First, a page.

Mediation program helping to resolve conflicts in aged care, trial shows

Preliminary results from a specialised conflict resolution program, run between a provider and a counselling group, have shown facilitated mediation may be an effective way to resolve conflicts between seniors, their families and care providers.

Preliminary results from a specialised conflict resolution program for seniors, run between a provider and a counselling group, have shown facilitated mediation may be an effective way to resolve conflicts between older people, their families and care providers.

The decision to enter residential aged care or begin community care can be complex for an older person and their family. When conflict arises over an older relative’s care or financial arrangements, a family may prefer not to settle the manner through legal means, especially as these processes can be costly and adversarial in nature, which can damage relationships further.

The Seniors Mediation Program, a trial initiative and partnership between Benetas and FMC Mediation and Counselling Victoria, was established to resolve such conflict in a non-adversarial way. The specialised mediation program was based on a person-centred approach and wellness model, which aimed  to include the older person’s voice, wants and needs at the forefront of the resolution process, even when a person may have lost capacity.

While the trial of the program was still ongoing, preliminary results suggest the program was effective in preserving family relationships, improving communication and reducing decision-making stress for all parties, and in most cases, had led to formal agreements.

Giving seniors a voice

Jenni Dickson, executive manager of quality and service development at FMC Meditation will present on these preliminary findings, as well as the opportunities and challenges of elder-based mediation at the upcoming Australian Association of Gerontology Conference in November.

Jenni Dickson
Jenni Dickson

“Our main aim is to make sure that the older person is central and has a voice in the conflict,” she told Australian Ageing Agenda. “They may have a power of attorney acting on their behalf, but they may very well have wishes that they want to be included and including them in the process where we can and where it’s appropriate is a real point of difference.”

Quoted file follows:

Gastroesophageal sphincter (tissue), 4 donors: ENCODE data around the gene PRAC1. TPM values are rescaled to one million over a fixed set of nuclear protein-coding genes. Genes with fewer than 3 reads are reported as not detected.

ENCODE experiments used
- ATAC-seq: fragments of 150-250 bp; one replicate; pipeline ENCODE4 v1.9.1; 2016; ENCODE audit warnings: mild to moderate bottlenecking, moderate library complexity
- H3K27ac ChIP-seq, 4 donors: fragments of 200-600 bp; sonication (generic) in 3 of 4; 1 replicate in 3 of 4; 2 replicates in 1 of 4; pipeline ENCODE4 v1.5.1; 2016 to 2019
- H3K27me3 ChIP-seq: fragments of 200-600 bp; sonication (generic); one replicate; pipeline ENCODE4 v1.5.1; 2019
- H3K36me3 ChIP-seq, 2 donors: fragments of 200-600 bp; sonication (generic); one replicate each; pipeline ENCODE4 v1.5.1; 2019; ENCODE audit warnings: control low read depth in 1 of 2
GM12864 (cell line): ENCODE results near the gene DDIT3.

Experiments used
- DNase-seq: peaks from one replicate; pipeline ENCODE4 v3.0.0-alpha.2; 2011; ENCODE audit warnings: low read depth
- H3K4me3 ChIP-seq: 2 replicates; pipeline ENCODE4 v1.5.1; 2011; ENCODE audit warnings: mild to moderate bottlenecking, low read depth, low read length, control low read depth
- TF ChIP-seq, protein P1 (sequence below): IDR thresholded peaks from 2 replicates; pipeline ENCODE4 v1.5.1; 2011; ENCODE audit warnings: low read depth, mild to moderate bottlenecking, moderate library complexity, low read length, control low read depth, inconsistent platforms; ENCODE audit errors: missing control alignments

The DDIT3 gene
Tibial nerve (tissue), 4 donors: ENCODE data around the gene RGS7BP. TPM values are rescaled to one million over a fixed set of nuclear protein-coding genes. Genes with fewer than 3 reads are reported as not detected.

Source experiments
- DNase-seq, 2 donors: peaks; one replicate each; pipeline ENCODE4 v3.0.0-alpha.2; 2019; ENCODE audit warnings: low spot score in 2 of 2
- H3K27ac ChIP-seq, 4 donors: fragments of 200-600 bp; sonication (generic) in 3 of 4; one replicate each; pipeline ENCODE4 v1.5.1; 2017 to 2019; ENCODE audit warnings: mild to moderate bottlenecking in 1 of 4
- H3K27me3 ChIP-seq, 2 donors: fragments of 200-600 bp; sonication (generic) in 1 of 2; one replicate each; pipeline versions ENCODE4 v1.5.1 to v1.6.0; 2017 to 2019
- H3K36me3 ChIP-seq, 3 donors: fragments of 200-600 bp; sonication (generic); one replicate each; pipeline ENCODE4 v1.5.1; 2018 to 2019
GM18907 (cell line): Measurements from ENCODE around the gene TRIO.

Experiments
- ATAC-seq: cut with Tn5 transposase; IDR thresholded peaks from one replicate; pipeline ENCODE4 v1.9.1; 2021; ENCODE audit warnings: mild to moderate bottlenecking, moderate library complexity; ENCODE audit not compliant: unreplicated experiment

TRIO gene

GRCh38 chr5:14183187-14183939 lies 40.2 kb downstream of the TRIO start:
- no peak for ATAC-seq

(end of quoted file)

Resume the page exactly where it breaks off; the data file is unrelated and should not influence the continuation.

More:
Ms Dickson said senior mediation sessions were also required to be more flexible than traditional mediation sessions, catering their location and length to the older person’s capacity and mobility.

Upon beginning the mediation process, the older person was assessed by a healthcare professional. Interviews, either in-person or over the phone, were then conducted with all parties prior to commencing mediation sessions. During each session, an expert mediator would facilitate discussion and set outcomes that worked for the older person and respected their needs. An advocate or support person to assist the older person may be used if required.

The outcomes of the program were measured by whether a formal agreement was reached and whether this agreement was adhered to at six weeks and at six months. Qualitative measures – such as the impact on family communication, reported wellbeing and feelings of distress – were also used.

Most disputes in the trial so far had related to financial, family or facility conflict. Ms Dickson also saw advanced care planning as an area where specialised mediation may be helpful.

Ms Dickson said one of the main challenges to the trial so far had been recruitment, particularly getting all parties to agree to attend a meditation session.

“When we’re dealing with this type of conflict, because it’s often long-standing family conflict… it can be quite challenging to get them to agree to sit down and communicate in a respectful setting. So that’s one of the challenges we’re looking at now, how we can better engage those people to bring them to the table,” she said.

Learning how to implement programs: provider

Aaron Wyllie, a research assistant at Benetas who has worked closely on the program, said that from a provider perspective, the trial has provided opportunity to learn how to best facilitate and promote such programs on the ground.

Aaron Wyllie
Aaron Wyllie

“It’s really useful to understand  barriers to involvement. We have a service which appears to be quite effective in dealing with conflict, but we need now to take that one step further and look at how we can make sure that the people who need that service are able to get that service in a way that they want it,” Mr Wyllie told AAA.

Referrals pathways to the program had been adjusted throughout the trial to deal with such issues. Referrals to the program may come from Benetas staff, who pick up on strained relationships between visiting relatives or within the home. Other red flags, such as fees not being paid on time, may also encourage staff to refer an older person to the program. Benetas had also started to promote the program through facility and community managers, and through its customer service team, who may note communication issues within a family prior to admission to a facility.

Ms Dickson said that specialised mediation for seniors was still in its infancy in Australia, however the need for it would only increase as the population aged. She said that in the long-term she would like to see mediation programs used before families go down the legal pathway to guardianship or administration.

To find out more about the Seniors Mediation Program please contact the Benetas Customer Centre on 1300 236 382 or FMC on 1800 639 523.

The AAG National Conference takes place at Alice Springs Convention Centre from 4-6 November. 

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